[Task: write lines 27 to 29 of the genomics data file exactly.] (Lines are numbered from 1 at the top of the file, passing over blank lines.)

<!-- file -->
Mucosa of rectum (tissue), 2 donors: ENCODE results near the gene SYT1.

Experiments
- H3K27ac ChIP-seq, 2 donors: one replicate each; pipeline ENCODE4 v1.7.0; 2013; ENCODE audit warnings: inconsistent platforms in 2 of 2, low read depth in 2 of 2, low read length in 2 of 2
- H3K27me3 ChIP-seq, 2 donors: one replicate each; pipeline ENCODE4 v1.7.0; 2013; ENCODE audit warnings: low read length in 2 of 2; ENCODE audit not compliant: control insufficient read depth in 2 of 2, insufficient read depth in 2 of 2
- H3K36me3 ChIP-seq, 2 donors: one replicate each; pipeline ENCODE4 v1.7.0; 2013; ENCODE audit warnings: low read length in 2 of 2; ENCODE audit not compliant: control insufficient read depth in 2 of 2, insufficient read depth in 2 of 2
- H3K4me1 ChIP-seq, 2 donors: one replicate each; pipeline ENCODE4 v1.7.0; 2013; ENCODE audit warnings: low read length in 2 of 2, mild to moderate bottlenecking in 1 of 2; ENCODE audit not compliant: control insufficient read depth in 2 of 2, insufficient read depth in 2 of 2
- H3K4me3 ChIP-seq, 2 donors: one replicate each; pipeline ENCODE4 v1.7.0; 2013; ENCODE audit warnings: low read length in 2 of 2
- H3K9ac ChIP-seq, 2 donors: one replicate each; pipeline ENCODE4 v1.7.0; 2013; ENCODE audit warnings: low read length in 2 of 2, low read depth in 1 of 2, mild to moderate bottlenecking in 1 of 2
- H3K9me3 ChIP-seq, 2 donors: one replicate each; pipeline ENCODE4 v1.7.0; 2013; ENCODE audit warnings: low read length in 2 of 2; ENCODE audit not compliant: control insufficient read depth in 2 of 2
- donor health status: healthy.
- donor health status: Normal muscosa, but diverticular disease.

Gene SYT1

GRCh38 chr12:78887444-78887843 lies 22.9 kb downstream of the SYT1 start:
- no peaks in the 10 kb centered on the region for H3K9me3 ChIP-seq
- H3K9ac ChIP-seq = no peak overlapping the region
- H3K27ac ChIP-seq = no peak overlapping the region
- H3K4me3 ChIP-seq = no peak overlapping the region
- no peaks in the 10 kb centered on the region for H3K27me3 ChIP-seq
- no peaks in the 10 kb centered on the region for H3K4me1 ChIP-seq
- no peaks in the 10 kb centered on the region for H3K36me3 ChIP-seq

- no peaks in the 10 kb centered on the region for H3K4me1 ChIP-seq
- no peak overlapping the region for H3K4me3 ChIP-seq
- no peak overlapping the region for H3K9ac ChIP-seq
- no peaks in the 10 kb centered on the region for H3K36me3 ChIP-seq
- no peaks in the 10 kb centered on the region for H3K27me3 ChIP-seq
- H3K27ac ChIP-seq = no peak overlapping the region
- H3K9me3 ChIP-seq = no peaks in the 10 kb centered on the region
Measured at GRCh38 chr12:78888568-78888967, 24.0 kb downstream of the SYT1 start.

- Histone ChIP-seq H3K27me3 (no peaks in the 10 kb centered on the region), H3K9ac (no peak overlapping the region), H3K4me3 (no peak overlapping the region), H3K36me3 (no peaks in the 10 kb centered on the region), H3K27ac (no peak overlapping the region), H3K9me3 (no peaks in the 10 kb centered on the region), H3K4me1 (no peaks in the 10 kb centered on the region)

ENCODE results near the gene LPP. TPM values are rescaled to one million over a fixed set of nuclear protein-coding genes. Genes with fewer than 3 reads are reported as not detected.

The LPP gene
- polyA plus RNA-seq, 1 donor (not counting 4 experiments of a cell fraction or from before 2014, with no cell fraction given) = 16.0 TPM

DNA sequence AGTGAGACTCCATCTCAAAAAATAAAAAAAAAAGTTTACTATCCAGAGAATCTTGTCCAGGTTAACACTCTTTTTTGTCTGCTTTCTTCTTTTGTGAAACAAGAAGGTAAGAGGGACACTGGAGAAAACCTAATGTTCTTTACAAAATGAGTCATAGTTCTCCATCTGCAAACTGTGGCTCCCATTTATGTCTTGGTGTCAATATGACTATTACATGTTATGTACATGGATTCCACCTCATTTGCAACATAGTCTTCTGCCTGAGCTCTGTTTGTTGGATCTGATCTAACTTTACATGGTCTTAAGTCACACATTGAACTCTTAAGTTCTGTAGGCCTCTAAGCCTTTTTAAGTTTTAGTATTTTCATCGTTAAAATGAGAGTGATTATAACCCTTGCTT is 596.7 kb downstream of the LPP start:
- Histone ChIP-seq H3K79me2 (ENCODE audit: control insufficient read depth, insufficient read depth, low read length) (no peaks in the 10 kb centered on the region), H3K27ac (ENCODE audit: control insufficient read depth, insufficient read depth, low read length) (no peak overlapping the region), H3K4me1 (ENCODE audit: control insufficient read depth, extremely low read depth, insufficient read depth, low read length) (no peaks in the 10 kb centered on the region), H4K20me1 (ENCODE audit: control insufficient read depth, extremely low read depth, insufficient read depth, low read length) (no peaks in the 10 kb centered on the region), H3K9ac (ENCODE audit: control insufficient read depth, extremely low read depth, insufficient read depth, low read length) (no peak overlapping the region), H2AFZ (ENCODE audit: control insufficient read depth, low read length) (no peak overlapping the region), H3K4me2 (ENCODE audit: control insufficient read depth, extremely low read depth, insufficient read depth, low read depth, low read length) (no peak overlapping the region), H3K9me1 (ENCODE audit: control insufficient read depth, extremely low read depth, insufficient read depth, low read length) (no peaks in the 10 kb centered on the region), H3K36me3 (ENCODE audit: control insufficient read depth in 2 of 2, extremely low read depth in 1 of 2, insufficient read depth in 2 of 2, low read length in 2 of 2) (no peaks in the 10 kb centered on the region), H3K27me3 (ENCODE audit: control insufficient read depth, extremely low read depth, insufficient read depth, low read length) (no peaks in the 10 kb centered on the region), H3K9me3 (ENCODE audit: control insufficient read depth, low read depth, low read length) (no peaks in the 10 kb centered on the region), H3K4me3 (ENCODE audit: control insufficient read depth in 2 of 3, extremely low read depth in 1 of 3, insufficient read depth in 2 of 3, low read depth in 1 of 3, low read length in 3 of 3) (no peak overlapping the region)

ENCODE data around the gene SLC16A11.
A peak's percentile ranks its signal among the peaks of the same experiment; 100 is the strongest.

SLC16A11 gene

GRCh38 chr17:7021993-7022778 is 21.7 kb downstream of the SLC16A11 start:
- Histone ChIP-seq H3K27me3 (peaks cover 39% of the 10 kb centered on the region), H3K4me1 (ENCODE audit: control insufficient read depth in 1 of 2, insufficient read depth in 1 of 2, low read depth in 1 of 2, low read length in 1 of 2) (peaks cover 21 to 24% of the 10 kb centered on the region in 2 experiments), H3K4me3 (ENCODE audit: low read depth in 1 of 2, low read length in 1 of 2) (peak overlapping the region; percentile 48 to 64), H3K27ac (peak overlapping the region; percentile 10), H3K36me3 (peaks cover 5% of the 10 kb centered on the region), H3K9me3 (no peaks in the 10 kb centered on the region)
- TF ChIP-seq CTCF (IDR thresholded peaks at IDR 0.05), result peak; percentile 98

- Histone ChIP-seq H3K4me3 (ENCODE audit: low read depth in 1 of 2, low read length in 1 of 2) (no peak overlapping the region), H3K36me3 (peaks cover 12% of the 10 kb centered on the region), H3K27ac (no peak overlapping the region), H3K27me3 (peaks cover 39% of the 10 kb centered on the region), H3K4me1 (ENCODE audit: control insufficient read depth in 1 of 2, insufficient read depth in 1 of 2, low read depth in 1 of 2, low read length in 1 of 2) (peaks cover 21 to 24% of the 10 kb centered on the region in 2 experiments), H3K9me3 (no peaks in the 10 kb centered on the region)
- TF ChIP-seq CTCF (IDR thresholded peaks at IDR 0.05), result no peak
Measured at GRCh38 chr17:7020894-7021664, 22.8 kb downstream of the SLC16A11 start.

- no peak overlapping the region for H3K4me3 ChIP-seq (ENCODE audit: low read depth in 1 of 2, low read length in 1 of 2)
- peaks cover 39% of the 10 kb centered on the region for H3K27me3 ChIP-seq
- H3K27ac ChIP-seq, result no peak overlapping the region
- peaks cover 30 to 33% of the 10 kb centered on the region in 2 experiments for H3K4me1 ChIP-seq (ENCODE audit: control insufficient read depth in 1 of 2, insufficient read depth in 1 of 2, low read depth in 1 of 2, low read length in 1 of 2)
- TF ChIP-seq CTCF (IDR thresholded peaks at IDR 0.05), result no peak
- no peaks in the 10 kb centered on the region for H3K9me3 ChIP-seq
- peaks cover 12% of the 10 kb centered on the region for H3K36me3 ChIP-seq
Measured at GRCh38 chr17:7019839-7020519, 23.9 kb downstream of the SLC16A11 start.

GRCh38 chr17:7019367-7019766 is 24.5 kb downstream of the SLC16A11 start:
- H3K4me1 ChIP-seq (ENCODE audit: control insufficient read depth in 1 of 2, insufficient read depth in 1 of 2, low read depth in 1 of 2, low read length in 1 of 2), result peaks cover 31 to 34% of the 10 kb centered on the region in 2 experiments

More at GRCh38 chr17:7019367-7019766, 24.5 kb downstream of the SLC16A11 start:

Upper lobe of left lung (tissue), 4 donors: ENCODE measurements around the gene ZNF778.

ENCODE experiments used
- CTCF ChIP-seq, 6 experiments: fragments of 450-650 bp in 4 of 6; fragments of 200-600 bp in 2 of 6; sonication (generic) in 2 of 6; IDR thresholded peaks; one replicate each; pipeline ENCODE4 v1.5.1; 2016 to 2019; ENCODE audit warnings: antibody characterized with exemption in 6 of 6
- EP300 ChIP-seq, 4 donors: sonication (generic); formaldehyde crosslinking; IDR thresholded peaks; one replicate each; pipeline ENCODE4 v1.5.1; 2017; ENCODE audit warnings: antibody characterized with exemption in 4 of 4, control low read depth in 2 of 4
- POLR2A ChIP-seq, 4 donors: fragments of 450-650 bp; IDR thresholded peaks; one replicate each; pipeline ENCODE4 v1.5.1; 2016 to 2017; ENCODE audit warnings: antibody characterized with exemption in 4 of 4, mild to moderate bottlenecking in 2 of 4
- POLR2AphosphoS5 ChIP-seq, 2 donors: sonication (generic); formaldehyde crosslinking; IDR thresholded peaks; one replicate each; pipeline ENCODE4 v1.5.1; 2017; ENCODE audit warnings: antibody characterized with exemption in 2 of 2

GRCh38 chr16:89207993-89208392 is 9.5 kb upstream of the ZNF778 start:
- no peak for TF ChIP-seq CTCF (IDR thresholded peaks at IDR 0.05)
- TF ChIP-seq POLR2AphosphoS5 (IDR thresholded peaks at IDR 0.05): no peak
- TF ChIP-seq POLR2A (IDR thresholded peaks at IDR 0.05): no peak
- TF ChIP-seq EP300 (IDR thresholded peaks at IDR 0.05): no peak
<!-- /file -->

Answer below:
- H3K9me3 ChIP-seq = no peaks in the 10 kb centered on the region
Measured at GRCh38 chr12:78888568-78888967, 24.0 kb downstream of the SYT1 start.

- Histone ChIP-seq H3K27me3 (no peaks in the 10 kb centered on the region), H3K9ac (no peak overlapping the region), H3K4me3 (no peak overlapping the region), H3K36me3 (no peaks in the 10 kb centered on the region), H3K27ac (no peak overlapping the region), H3K9me3 (no peaks in the 10 kb centered on the region), H3K4me1 (no peaks in the 10 kb centered on the region)